- One of the first entrepreneurial startups in the complex field of designing new nuclear reactors, founded in 2011, has called it quits.
- The firm faced twin challenges of a long development time and an uncertain degree of competitive technology advantage over other designs.
- The decision by Transatomic to roll up the sidewalks was based on a conclusion by the firm’s lead developers, both holding Ph.Ds in the nuclear energy field from MIT, that they could not deliver a commercially successful design that runs on spent nuclear fuel nor one using a molten salt concept.
Leslie Dewan, one of Transatomic’s two founders, told the MIT Technology Review last week the longer timeline and reduced performance advantage made it harder to raise the necessary additional funding, which was around $15 million.
“We weren’t able to scale up the company rapidly enough to build a reactor in a reasonable time frame,” Dewan said.
Transatomic had raised more than $4 million from Founders Fund, Acadia Woods Partners, and others. Venture Capitalist Peter Thiel was an early investor and touted his funding commitment in an OP ED in the New York Times.
The firm was already on its second wind having determined in 2016 that its technology could not generate electricity 75 times more efficiently than conventional light-water reactors using the energy potential in spent nuclear fuel.
The forced restart, which is not an uncommon event among advanced technology firms, put them behind rivals like TerraPower and Terrestrial Energy. Both of these firms have committed to plans to eventually build and test demonstration reactors with their designs.
TerraPower has an agreement with Chinese state owned nuclear energy firms to build a prototype. Terrestrial Energy is scouting sites in the U.S. for a first of a kind unit one of them being a location a the Idaho National Laboratory.
Design Issues Detailed
According to a technical profile of the design on the firm’s website, Transatomic’s patents deal with the use of zirconium hydride as a moderator, combined with its version of a molten salt-based reactor design, based on work done at Oak Ridge National Laboratory.
Transatomic’s research was focused on a design that alters the amount of moderator, or material used to slow down neutrons to speeds capable of sustaining fission, as a function of time over the course of the reactor’s fuel cycle.
In an interview with the online news wire service Ars Technica, Dewan said that in 2016, the company was forced to reverse its earlier claims, after a review by one of its advisers at MIT found errors in its calculations.
Transatomic then changed its design approach to develop a reactor that “does not reduce existing stockpiles of spent nuclear fuel,” but rather which would “reduce nuclear waste production by significantly increasing fuel burnup.”
Dewan said the company’s investors supported the company’s post-2016 work on its molten salt and zirconium nitride design, because “for them, the main value proposition was the safety case of these molten salt reactors and their low cost compared to fossil fuels.”
Design work will be available on an open source basis
Dewan isn’t completely abandoning the firm’s vision of an advanced reactor. She said in press interviews that Transatomic will open-source all its intellectual property, making it available for other researchers to “continue the work that we’ve started and hopefully build on it.”
“We will therefore be open-sourcing our intellectual property, making it available for any researchers – private, public, or non-profit – who want to continue the work we’ve started.”
“We are currently in discussions with the DOE GAIN (Gateway for Accelerated Innovation in Nuclear) initiative regarding collaborating with them to ensure that our work remains accessible to the public and valuable to the efforts of the advanced reactor community as a whole.”
Transatomic is also releasing its patents in the European Union, Russia and China for its particular version of liquid-fueled reactor designs.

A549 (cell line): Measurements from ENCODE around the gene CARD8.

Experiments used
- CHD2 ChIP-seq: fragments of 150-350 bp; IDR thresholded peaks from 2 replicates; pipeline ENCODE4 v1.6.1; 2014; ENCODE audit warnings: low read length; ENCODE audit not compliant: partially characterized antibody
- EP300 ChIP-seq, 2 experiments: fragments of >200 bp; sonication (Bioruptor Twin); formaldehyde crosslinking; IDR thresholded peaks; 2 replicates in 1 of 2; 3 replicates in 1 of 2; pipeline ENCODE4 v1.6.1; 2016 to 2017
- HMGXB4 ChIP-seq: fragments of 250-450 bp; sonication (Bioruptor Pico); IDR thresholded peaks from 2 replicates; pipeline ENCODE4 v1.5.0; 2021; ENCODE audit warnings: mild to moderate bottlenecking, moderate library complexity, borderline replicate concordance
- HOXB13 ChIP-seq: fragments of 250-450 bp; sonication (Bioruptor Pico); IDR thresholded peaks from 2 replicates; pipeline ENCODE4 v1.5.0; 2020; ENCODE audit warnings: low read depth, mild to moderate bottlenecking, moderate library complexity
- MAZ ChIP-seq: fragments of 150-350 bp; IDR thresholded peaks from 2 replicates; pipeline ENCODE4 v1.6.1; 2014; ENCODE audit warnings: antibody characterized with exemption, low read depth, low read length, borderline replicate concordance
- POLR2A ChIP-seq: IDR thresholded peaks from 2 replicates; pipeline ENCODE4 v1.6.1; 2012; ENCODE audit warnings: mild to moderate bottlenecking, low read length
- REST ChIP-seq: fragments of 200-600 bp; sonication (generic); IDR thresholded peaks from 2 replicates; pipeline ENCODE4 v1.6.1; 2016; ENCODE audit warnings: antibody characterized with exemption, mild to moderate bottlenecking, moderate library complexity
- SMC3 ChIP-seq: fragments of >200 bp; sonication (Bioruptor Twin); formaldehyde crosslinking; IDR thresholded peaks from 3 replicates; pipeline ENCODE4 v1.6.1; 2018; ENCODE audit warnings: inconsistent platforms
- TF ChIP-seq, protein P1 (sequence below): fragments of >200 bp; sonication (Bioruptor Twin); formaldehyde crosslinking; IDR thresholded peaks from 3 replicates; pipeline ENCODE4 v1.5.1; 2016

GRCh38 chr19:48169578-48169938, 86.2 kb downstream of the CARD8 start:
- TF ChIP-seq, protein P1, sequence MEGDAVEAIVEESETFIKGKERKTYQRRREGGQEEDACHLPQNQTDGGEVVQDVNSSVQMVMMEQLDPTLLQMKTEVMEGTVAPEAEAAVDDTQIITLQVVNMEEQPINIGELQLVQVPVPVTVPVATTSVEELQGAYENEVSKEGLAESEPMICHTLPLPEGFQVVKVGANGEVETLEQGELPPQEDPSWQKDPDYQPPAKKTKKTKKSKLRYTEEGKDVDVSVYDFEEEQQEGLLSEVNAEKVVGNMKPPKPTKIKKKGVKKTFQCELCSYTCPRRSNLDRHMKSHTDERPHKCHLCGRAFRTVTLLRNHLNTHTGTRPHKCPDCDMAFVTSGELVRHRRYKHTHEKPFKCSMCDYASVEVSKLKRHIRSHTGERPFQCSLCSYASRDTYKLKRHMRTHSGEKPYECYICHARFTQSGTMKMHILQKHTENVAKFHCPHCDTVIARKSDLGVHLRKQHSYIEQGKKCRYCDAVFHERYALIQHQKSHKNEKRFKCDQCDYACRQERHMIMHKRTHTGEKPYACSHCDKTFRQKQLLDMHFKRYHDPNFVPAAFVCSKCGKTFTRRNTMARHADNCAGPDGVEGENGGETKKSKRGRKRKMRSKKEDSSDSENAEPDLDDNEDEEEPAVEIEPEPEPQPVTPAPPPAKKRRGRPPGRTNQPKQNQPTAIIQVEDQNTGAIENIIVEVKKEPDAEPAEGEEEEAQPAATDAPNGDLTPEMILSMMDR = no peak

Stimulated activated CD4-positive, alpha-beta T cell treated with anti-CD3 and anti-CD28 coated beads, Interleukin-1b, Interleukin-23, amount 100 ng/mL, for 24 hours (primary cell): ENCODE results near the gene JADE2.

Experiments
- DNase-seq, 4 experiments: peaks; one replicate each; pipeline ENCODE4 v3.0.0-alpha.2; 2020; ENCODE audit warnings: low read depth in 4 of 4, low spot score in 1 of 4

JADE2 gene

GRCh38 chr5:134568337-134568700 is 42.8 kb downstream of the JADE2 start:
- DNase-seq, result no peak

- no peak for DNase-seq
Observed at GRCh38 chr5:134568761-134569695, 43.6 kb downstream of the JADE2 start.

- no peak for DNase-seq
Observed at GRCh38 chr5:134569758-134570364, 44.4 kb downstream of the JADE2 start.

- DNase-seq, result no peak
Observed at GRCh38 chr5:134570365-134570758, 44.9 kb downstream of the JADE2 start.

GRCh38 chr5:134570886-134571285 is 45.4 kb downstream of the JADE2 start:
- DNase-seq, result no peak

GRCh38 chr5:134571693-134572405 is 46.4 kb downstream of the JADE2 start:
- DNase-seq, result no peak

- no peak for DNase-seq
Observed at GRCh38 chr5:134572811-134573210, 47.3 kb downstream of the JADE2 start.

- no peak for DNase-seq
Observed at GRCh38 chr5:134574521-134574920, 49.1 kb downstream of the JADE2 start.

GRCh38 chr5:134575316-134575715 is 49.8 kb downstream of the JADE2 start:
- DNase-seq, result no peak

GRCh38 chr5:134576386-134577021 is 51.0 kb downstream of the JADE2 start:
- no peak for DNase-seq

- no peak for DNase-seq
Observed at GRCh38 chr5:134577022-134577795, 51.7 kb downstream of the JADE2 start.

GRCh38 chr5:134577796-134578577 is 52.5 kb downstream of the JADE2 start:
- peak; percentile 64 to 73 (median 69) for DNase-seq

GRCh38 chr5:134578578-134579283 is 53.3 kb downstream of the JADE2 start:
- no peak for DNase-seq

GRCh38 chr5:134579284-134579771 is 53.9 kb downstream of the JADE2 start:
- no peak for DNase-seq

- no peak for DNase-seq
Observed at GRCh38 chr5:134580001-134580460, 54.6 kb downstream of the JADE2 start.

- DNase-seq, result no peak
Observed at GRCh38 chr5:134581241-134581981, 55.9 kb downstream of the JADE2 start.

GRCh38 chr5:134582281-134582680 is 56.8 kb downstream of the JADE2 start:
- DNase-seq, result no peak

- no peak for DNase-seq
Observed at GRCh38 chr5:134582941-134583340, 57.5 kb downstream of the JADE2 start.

Transatomic startup principles still valid – think tank
Josh Freed, vice president for the clean energy program at the DC based think tank Third Way, issued a statement saying Transatomic’s closure doesn’t reflect any broader challenges for advanced nuclear power in general. There are several dozen advanced nuclear startups in the U.S. according to an directory published by the group.
Dewan said in a statement posted on the firm’s website that some of the first principles of their effort are still valid.
“We know two things to be true:
- Climate change is real, and unless massive action to de-carbonize the grid is taken soon, it will threaten much of humanity’s way of life.
- Novel nuclear technologies present the best way to address the issue, by rapidly expanding carbon-free energy at scale and making fossil fuels a thing of the past.
Transatomic’s mistake is not that it sought to deceive its backers with false claims, but that it got ahead of its own headlights in terms of validating the technical results of its research.
Inexperience and overconfidence are common faults of many startups, and being called out for these missteps is not necessarily always fatal to the enterprise.
In 2016 Dewan acknowledged in an email to the MIT magazine it should have sought peer review or other forms of hard feedback earlier.
“In retrospect, that was a mistake of mine,” she said during the phone interview. “We should have open-published more of our information at a far earlier stage.”
NuScale Makes Pivotal Advancement
with Selection of Manufacturer
The decision follows a rigorous 18-month selection process, with expressed interest from 83 companies based in 10 countries. (press statement)
The effort was undertaken to determine the best company to refine NuScale’s design for manufacturability, assembly, and transportability – the first phase in bringing NuScale’s pioneering design to life. NuScale’s technology is the world’s first SMR to undergo Design Certification review by the U.S. Nuclear Regulatory Commission
BWXT will immediately start work on this first manufacturing phase of NuScale’s SMR, which the firm expects will continue through June 2020. NuScale will contract for the remaining two phases, preparation for fabrication then fabrication, at a later date.
BWXT is a leading supplier of nuclear components and fuel to both the U.S. government and commercial nuclear power industry. It expects to use Pennsylvania-based Precision Custom Components as a component manufacturing contractor on this project.